They manufacture a variety of custom made products in their on-site factory in Haslingden and specialise in the making up of curtain fabrics by a team of experienced and highly skilled machinists who also have specialist knowledge in curtains, bedspreads, foot throws, cushions, voiles, blinds, swags and tails, valances and tie backs, according to their website, where you can also order from their online collection. Just visit www.musburyfabrics.co.uk

Alistair and Kathryn also sub-let a café and a gift shop at the mill premises and have their factory shop next door.

The gift shop is called The Furniture & Gift Emporium and the Mill Café at the other end of the substantial downstairs area provides hot meals, sandwiches and an array of beverages.  The owner of the Mill Café, Andrew Clarke-Cope has a workforce of six and the café is open daily from 10 a.m. to 4 p.m.

Apart from Helmshore, Musbury Fabrics have two other stores in the area at Oswaldtwistle Mills and Pendle Village. They are currently trialling a new initiative whereby each of their stores has a sleep specialist who will help people select the best bedding, duvets etc. to assist with a good night’s sleep.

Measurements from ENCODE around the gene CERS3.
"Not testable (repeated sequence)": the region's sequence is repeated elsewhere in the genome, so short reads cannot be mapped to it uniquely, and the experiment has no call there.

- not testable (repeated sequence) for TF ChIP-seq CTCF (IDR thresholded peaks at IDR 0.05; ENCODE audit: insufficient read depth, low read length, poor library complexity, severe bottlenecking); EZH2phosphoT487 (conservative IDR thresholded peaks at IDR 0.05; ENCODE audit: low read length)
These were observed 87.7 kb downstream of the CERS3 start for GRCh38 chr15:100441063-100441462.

Alistair was kind enough to speak to me about the business and he told me:

“We manufacture bespoke bedding and custom made curtains, cushions and throws and roller blinds.”

Whilst Musbury no longer weave their own fabric, they buy the best available and make it into the wonderful array of soft furnishings that you will see in any of their outlets. They advertise quality goods at Mill prices and who can argue with that. Over the years my wife and I have bought their products and have never been dissatisfied. At Oswaldtwistle Mills, which is nearest to where I live, the staff are always ready to help you in a friendly and courteous manner and after speaking to Alistair I can see why.

He is obviously proud of the business and even speaking to him you can feel his enthusiasm to maintain the quality that Musbury have achieved for the last twenty odd years.

I asked him what his vision was for the future. His answer tells you all you need to know and I’ll leave the last word with him:

“Really it’s just to keep making beautiful curtains and bedding.”

 

© Peter Jones 2018

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CAFE ART AT ITS BEST